As I finished reading Orson Scott Card's Speaker for the Dead, I was wondering whether the Volante people who forked their money to get me the Borders book vouchers would be annoyed with the fact many of the books I ended up getting were books that I've already read.
The thought must have come about because Speaker is a book I was reading for the first time, yet it's considered a classic, and it's also quite a good book; so why waste time and money on familiar pastures when there's so much more around?
Well, I did like Speaker; it's a highly irregular science fiction novel in that it is mostly about people and what is going on in the depths of their souls rather than about killing evil aliens - the way science fiction is normally portrayed. I have my reservations about it: the speaker claims to say the "truth" about the dead while I believe that truth is in the eye of the beholder. You can get the jest of my complaints by that example; just petty stuff. Nothing that should stop me from exploring new books.
If there's anyone to blame for making me look back, book wise, it's Mr Roger Zelazny. I consider his Amber books (I'm talking about the first five; the latter five I simply don't consider) to be the best "book" I've ever read. I read them three times: First in 6th grade or so, then during 11th grade or so, and the last time was the [northern hemisphere] summer of 2001.
Thing is, each time I read the books they felt different. The first time around it was an adventure story with sword fighting and magic; the second time around it was a more mature story about a character evolving; but the third time it was a highly philosophical discussion which I thoroughly enjoyed and which gave it the title I gave it. Point is, each time I read it I saw different things in it and actually got to enjoy it more, as opposed to the more expected feeling of "been there done that".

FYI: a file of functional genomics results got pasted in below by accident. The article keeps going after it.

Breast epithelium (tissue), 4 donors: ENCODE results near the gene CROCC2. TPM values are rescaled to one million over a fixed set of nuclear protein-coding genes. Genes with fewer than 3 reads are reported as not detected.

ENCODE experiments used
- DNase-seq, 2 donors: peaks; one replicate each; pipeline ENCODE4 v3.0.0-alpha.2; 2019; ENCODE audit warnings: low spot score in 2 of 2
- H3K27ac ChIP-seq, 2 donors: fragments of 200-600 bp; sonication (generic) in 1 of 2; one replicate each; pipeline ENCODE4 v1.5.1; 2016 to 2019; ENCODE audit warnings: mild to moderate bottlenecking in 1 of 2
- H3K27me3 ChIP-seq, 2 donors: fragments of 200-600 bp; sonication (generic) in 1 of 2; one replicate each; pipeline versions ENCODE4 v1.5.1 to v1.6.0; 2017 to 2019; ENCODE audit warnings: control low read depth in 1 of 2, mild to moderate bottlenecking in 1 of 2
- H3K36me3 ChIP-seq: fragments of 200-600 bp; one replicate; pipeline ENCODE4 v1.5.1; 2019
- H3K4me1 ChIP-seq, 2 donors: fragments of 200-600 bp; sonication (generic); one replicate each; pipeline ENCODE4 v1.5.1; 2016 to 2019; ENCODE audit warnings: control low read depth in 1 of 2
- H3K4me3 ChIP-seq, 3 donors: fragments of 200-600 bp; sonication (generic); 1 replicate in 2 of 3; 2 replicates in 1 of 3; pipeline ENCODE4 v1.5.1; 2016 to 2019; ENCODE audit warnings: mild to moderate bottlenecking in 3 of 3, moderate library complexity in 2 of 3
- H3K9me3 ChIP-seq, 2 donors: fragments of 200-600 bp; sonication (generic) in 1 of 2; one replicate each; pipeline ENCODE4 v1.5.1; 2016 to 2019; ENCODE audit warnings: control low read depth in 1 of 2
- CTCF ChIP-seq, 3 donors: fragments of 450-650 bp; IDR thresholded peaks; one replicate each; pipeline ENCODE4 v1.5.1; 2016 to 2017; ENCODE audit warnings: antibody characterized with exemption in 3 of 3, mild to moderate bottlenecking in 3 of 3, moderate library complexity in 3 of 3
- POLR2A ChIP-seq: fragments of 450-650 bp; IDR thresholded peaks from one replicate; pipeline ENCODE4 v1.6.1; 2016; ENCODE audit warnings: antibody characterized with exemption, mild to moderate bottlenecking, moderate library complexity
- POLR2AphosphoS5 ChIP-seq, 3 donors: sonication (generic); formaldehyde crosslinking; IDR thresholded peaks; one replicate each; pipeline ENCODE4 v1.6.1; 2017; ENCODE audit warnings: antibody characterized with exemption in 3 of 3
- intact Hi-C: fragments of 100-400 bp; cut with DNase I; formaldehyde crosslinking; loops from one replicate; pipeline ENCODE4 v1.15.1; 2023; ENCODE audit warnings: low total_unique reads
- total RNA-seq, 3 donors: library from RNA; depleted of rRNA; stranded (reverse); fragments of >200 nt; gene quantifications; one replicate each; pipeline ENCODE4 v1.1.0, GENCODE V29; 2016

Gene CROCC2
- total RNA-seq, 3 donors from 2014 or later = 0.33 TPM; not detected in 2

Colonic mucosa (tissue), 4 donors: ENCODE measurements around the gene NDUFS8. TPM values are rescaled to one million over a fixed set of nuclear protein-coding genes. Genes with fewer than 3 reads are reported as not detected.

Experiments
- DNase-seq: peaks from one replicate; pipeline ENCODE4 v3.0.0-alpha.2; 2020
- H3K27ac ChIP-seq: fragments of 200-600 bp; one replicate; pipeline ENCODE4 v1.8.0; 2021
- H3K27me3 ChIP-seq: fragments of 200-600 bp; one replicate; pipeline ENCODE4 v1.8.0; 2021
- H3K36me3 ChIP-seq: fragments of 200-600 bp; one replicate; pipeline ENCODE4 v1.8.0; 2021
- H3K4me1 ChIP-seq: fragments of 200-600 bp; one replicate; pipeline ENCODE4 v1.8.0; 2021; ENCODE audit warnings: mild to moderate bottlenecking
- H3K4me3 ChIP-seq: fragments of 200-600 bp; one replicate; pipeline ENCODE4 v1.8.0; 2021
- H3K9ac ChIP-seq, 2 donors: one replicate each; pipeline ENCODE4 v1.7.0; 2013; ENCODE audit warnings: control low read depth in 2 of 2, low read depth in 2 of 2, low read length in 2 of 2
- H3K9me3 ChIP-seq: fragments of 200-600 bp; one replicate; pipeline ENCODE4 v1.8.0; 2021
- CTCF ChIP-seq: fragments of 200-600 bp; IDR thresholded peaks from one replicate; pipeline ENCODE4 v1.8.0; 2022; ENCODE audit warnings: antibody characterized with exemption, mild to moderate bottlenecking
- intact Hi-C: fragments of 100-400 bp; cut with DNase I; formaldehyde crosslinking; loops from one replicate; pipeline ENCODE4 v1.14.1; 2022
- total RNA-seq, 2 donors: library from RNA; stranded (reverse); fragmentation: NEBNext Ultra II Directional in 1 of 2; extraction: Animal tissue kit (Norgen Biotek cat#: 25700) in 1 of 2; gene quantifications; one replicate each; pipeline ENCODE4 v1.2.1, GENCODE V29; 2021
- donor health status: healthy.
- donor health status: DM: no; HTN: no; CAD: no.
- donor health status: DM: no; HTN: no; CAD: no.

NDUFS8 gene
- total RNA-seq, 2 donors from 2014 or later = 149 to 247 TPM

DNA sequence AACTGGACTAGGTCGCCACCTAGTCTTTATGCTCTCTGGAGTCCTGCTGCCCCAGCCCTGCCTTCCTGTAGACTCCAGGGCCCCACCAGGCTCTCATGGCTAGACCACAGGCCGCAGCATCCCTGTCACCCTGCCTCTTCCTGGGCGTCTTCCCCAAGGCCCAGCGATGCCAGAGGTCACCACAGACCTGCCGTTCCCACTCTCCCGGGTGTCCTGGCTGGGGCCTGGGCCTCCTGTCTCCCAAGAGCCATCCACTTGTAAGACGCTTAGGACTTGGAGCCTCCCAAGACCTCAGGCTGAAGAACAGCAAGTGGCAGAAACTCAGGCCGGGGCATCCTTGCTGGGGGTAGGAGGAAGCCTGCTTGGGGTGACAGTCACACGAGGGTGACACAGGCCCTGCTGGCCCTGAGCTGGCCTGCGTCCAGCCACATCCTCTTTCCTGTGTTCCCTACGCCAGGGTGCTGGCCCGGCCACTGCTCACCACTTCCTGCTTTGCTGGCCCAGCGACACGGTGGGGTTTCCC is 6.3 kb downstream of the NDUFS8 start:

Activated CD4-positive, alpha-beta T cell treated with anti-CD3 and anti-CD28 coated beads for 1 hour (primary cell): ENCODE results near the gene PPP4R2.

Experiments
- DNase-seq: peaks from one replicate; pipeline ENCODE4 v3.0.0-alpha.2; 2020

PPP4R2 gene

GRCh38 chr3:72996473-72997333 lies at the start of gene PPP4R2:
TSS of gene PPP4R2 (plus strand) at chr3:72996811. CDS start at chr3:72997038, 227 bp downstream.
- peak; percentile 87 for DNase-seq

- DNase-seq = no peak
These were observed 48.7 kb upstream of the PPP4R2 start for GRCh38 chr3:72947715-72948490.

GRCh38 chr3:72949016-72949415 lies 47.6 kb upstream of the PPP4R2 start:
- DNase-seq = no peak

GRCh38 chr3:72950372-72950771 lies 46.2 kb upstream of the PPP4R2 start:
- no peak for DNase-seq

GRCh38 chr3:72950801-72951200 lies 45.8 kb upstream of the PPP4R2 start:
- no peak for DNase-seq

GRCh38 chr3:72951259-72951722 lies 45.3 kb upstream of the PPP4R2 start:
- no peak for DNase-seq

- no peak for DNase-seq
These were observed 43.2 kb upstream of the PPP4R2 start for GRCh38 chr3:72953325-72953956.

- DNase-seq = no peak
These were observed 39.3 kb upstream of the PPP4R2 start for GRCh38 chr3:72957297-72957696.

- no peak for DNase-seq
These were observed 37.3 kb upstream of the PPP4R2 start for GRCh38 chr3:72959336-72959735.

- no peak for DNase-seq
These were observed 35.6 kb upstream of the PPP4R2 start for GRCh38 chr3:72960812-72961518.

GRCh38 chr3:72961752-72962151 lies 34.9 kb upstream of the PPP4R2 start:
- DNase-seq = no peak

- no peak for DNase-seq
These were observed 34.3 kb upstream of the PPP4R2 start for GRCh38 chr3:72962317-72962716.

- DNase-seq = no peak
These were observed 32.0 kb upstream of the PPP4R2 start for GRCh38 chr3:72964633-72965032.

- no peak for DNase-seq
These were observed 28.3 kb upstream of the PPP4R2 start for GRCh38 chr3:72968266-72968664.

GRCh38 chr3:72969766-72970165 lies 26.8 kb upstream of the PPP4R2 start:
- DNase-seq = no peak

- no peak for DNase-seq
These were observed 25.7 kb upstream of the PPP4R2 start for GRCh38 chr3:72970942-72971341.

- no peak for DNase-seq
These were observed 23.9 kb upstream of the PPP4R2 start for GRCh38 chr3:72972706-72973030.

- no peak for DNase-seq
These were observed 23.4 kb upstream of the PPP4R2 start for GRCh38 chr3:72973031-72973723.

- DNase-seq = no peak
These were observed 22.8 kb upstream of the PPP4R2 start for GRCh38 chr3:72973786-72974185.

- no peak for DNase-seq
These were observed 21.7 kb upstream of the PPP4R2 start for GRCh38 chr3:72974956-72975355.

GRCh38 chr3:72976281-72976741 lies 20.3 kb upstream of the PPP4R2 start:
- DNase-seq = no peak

When I was in 4th grade and I borrowed my very first science fiction book, War of the Worlds, from the school library, the librarian - Tirtsa - told me this book is not for me. She said science fiction is for adults and that I won't understand it. Being the rebel that I am I still borrowed it, and I didn't know what the fuck she was talking about - it was a great adventure story.
But in retrospect she was right - I was not able to fully understand it, just as I was not able to see the great philosophical debates taking place in Amber the first time I read those. Question is, does it really matter? I'm sure that if I was a wiser man than I am now, I would have been able to derive even greater satisfaction from the books I'm reading. But does this mean I should just give up reading because I cannot fully fathom the books that I read?
Well, I say: Fuck Tirtsa! (Given her age and the fact this was 25 years ago, she's probably dead by now)
Reading War of the Worlds has opened a great new world for me; I never looked back. No one should be deprived of that! But still, it's nice to go back to old favorites and see how much I have changed through the years, because what you get out of books shows more about you than it does on the books themselves.
Bring on Asimov's Meaarot HaPlada - Caves of Steel!
I've already read the first two pages of Caves of Steel, and I noticed how much there is to notice in there that I probably didn't notice before. Things like a cop complaining that a robot has replaced a human co-worker (brings back industrial relations thoughts), or things like a robot keeping on nagging a person with reminders because he wasn't told what to do after he issues the reminders.